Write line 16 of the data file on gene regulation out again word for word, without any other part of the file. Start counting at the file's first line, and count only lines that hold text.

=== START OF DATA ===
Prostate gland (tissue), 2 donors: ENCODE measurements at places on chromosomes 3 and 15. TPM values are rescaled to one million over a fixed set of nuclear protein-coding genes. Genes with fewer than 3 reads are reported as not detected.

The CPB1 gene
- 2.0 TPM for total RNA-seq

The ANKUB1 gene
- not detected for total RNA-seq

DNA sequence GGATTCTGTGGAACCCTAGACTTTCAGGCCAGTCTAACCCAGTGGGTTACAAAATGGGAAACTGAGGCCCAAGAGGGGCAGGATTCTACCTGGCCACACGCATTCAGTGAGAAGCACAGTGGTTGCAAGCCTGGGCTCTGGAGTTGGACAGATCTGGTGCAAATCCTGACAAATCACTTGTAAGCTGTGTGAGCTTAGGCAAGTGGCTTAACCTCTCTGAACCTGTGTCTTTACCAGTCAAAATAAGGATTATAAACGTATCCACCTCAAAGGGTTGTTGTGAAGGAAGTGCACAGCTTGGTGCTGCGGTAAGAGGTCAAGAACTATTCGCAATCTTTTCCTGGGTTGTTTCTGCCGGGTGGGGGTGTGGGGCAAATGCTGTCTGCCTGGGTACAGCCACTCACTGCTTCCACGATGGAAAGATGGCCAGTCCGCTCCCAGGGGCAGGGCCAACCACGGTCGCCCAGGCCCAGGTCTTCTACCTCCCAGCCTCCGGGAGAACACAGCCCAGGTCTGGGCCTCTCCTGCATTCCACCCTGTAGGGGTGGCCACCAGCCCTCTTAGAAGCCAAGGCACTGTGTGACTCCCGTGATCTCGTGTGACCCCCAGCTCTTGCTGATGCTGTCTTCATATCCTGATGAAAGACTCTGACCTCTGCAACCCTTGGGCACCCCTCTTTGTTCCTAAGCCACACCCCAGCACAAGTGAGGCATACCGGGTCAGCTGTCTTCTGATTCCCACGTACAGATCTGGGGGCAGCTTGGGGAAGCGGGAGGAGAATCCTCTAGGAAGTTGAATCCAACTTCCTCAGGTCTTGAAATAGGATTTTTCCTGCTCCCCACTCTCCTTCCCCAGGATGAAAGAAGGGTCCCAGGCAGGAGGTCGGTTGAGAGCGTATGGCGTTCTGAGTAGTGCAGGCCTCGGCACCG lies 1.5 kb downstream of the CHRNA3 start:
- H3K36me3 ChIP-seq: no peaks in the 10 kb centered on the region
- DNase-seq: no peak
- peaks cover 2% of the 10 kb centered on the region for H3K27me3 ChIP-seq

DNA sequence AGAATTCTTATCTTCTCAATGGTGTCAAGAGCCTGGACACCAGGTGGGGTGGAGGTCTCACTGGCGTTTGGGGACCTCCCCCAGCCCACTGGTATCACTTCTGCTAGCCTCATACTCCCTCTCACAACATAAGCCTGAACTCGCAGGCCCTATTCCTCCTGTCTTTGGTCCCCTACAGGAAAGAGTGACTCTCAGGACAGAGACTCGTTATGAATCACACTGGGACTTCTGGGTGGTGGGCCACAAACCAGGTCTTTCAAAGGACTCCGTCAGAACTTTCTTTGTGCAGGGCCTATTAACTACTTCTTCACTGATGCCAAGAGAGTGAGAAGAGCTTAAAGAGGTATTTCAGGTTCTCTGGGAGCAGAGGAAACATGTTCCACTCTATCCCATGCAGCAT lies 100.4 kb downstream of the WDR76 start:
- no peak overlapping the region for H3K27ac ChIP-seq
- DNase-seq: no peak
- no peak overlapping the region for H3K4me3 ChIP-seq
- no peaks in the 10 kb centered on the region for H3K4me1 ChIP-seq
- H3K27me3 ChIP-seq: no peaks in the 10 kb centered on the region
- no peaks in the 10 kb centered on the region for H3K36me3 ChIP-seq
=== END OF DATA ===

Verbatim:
- no peaks in the 10 kb centered on the region for H3K36me3 ChIP-seq